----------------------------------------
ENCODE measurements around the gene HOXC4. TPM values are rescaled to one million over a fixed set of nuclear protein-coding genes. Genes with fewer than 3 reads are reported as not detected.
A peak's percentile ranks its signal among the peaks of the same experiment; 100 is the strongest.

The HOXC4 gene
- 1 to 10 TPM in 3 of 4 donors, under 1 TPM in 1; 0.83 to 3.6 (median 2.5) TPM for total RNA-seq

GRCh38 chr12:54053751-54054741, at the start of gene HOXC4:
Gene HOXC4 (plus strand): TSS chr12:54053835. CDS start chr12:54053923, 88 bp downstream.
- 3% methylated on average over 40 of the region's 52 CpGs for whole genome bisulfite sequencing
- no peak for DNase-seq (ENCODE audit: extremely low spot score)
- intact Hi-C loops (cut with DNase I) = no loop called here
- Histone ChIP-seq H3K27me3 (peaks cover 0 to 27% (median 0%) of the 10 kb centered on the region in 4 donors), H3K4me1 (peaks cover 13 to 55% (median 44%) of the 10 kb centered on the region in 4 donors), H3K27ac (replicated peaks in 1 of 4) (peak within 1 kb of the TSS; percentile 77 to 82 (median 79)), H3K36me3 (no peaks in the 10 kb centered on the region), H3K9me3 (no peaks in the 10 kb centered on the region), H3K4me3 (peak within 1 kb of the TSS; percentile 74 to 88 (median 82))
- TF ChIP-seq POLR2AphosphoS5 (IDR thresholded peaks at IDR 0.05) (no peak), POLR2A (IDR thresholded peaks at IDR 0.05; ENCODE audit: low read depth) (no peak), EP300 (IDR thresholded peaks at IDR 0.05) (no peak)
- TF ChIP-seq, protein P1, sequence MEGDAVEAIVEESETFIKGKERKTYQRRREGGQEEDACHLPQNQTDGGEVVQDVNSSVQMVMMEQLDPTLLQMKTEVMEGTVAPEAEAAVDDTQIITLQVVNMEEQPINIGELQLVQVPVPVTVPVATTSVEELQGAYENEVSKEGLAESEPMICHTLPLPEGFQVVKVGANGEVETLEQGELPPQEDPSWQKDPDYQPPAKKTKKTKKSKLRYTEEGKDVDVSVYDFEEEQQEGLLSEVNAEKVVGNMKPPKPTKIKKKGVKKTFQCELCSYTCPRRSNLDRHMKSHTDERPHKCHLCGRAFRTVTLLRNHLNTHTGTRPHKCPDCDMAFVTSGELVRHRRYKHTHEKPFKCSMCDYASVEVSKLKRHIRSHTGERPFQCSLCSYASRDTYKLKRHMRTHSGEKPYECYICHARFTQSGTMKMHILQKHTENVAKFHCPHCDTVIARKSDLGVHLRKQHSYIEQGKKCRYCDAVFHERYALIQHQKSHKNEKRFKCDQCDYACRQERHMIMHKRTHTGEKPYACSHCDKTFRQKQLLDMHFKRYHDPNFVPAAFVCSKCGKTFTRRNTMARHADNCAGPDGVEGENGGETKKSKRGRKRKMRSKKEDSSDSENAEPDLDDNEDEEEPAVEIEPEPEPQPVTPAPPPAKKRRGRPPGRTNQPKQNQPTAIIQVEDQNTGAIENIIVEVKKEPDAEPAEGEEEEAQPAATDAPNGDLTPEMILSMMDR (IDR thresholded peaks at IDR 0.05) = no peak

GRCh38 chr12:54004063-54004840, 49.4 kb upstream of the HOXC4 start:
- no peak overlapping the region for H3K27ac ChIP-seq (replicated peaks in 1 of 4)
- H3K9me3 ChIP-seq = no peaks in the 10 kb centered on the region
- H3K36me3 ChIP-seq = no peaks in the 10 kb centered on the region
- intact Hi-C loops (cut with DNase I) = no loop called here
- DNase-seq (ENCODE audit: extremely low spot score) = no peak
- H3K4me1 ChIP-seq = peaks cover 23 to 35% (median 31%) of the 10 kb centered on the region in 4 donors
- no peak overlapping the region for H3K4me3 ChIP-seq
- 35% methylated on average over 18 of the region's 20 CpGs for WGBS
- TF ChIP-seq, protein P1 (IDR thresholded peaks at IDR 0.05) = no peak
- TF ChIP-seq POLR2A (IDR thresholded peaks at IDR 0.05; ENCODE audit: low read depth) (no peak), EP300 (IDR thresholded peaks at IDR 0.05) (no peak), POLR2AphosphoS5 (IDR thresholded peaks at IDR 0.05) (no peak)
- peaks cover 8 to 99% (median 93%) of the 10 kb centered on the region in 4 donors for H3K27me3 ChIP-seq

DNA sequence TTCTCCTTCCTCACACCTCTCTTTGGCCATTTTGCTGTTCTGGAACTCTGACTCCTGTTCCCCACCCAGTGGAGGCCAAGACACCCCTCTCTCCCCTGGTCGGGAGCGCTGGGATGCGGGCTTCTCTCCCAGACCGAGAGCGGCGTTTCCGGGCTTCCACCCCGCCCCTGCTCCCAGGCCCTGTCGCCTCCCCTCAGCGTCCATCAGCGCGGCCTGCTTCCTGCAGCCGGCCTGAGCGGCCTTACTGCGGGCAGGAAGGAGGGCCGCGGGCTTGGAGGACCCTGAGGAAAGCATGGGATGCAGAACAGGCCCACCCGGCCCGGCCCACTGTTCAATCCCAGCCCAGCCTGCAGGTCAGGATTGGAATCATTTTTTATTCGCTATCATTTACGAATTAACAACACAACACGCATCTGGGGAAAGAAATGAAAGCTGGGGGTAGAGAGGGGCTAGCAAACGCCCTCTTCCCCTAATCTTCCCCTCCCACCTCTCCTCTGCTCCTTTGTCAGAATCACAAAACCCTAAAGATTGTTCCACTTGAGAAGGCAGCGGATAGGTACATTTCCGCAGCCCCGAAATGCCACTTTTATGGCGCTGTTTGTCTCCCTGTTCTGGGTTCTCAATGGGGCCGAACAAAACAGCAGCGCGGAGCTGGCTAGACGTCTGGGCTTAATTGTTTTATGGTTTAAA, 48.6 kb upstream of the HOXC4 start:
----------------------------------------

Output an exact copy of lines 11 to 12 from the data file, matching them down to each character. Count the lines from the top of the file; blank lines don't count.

- TF ChIP-seq POLR2AphosphoS5 (IDR thresholded peaks at IDR 0.05) (no peak), POLR2A (IDR thresholded peaks at IDR 0.05; ENCODE audit: low read depth) (no peak), EP300 (IDR thresholded peaks at IDR 0.05) (no peak)
- TF ChIP-seq, protein P1, sequence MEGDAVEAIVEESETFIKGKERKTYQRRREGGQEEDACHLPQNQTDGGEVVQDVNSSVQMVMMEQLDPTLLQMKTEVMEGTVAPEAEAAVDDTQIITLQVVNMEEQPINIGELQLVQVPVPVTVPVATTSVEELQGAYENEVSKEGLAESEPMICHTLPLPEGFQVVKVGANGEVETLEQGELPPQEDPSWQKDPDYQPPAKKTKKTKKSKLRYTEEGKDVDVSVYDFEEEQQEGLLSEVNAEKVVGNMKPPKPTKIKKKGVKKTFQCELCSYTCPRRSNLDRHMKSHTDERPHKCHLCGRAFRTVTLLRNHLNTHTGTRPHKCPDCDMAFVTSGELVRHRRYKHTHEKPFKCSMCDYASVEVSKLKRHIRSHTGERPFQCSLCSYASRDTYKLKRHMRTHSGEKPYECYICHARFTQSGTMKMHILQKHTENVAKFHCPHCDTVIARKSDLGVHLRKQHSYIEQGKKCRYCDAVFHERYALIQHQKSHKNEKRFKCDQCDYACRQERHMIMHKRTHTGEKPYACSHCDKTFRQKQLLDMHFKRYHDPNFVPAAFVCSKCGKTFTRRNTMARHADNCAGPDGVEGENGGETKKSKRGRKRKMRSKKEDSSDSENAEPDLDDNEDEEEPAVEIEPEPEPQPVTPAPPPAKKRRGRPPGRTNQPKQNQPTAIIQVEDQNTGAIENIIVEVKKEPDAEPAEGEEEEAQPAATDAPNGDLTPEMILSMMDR (IDR thresholded peaks at IDR 0.05) = no peak